Regulations retracted in 2018 need to be restored and regulators need to assure that banks are complying with those regulations. Either that, or greatly increase the rates that all banks have to pay to support the FDIC deposit insurance program. I thinks tht even the well managed banks would rather have regulations enforced instead of ponying up the funds to guarantee the sanctity of depositor funds
I am tired of reducing regulations on banks and then having to bail them out. Any future bailouts should be contingent on wiping out all shareholder equity and preventing the officers of any bank that gets bailed out, should be barred from working in the financial industry in any capacity.
There are already plenty of laws and regulations governing the banking industry. The SVB failure is one of oversight and lax attention by regulators.
Examine why California's Fed did not look closely at its portifolio of banks. Why didn't they do their job. Also since SVB had assets why did the Fed fail to supply the liquidity to bank to forestall failure.
Yes of course he should and I would put Elizabeth Warren in charge of it. She knows more about this than any of us ever will!!!!!
I work in advertising and I have worked with a lot of banks and I'm all for it!!!
This headline caught my eye and gave me a great idea also:
"Idaho lawmakers approve bill that would allow execution by firing squad"
Let's put the governor of Idaho and Trump on trial in Idaho!!!
Have the Federal Reserve and FDIC use current laws and regulations. Like all industries, banking is overregulated which raises their cost of doing business which then needs to be passed on to the banks customers. I believe the Fed and the FDIC were indirectly responsible for these bank failures due to failing to use the current regulations/laws to oversee these banks.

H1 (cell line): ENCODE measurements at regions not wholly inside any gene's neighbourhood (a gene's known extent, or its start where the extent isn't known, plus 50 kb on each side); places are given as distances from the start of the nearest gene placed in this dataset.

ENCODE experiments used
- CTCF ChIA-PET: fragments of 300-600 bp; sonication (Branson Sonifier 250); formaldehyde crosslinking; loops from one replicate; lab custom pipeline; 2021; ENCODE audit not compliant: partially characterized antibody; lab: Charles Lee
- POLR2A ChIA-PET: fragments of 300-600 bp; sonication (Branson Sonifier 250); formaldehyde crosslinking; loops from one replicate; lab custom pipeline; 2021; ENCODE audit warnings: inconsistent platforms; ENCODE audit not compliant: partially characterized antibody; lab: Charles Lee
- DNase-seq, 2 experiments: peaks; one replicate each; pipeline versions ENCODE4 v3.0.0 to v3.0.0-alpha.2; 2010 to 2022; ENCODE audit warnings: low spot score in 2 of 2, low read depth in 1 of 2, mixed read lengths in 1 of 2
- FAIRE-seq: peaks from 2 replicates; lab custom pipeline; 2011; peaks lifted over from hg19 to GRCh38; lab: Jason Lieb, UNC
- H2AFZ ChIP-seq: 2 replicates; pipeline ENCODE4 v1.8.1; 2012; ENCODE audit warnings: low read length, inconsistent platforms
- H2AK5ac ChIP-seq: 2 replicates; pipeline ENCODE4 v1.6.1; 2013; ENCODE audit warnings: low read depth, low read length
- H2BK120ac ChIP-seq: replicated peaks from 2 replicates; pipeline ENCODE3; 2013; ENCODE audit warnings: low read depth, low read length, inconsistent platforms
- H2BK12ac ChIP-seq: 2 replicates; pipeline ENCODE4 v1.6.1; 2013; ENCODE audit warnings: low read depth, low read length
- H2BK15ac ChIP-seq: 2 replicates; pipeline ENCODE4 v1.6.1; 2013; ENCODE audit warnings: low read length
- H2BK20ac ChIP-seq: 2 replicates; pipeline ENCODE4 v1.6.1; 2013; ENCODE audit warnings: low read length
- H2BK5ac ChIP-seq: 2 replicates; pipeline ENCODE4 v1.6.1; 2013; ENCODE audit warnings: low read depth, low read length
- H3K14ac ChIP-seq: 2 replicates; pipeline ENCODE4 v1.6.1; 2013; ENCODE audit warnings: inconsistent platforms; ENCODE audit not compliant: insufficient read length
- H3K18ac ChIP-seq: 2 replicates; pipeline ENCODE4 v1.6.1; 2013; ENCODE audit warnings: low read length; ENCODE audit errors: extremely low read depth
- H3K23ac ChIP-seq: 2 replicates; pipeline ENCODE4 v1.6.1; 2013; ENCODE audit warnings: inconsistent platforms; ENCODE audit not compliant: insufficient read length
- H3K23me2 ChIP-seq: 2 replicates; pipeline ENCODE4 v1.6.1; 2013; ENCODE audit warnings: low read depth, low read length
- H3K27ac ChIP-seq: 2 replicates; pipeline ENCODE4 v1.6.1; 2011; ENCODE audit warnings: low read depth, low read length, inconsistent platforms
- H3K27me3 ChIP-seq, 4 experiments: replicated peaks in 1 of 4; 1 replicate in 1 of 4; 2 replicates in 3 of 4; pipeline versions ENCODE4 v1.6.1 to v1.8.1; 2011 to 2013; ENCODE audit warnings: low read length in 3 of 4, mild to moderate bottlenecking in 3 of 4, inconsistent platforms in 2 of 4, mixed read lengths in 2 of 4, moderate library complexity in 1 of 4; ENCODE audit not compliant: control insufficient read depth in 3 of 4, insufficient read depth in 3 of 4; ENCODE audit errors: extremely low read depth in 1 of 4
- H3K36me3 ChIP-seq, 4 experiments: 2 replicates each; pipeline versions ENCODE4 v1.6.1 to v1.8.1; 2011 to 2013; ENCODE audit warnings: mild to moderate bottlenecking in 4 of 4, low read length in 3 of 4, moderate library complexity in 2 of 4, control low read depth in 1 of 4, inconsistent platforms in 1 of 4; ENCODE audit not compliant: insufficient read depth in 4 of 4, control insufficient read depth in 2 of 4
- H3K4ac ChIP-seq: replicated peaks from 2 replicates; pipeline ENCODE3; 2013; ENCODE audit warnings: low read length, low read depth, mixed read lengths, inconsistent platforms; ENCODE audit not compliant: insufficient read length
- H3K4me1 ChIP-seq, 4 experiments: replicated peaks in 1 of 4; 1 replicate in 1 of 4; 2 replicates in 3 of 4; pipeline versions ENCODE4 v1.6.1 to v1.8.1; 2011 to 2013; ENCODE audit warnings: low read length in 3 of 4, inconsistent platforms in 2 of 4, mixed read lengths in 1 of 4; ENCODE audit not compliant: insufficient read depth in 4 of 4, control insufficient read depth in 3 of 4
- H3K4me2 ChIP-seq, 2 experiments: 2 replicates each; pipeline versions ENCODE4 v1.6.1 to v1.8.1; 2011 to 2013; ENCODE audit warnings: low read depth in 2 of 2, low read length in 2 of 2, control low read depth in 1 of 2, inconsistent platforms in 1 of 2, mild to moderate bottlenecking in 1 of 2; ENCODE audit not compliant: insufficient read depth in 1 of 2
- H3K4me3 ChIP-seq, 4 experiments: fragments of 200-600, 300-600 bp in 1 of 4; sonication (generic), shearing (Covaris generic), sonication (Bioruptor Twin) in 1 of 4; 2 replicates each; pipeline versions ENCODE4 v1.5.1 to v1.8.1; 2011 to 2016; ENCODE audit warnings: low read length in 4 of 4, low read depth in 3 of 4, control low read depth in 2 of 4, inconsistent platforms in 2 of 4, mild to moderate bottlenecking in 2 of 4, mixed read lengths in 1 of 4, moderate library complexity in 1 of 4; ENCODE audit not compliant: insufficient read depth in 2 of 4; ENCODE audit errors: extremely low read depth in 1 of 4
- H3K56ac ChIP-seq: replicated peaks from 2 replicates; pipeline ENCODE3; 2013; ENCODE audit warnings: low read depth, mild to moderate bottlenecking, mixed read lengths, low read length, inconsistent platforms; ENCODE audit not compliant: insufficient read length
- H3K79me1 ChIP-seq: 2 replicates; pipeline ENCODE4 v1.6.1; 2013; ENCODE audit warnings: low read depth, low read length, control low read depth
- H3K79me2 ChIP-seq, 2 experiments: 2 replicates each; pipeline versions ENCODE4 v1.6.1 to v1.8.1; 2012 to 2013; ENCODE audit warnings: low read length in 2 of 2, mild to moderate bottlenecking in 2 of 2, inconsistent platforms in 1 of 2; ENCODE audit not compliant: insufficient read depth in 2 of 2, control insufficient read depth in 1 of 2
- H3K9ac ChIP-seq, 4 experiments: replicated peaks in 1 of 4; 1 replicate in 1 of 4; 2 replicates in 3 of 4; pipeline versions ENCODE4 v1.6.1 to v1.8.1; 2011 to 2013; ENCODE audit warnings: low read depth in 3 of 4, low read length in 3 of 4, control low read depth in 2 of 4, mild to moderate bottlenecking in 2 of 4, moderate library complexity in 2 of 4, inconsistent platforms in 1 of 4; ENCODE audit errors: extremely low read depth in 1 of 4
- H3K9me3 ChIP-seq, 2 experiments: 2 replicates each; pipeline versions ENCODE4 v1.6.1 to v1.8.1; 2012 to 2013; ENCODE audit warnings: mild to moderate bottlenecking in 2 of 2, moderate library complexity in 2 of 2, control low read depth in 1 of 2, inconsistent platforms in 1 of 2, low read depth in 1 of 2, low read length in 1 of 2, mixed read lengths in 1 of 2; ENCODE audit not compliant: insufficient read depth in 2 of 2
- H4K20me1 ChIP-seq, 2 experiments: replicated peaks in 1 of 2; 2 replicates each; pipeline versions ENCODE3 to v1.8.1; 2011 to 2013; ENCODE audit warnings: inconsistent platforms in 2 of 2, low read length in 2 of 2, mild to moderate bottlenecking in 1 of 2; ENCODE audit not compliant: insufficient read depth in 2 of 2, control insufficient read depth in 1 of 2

Do you support imposing fines on or banning failed bank executives from working in the industry?"
Let's break it down:
Do you support imposing fines on failed bank executives working in the industry?
We need severe fines. Make sure any special raises, or benefits granted before the bank collapses are removed as part of the fines.
Jail Time should also be on the table in cases of Fraud.
Do you support imposing banning failed bank executives from working in the industry?
Yes, from other executive management positions.
After the 2007/2008 meltdown of the banking system the ability for banks to make risky investments finally imploded.
In October 2008, a divided Congress passed the Emergency Economic Stabilization Act, which initially provided the Treasury with approximately $700 billion to purchase "troubled assets," mostly bank shares and mortgage-backed securities.
SECA which should have hand the a acronym of Bend Over Taxpayers Here It Comes Again.
The roll back of regulations allows the banks to again do risky investments with no consequences to those making the decisions.
The Banking and Wall Street have time and again needed to be reeled back in starting in 1933.
Securities Act of 1933: Dodd-Frank amended Regulation D to exempt some securities from registration and also revised the definition of an accredited investor, removing the inclusion of a primary residence as part of an investor’s net worth.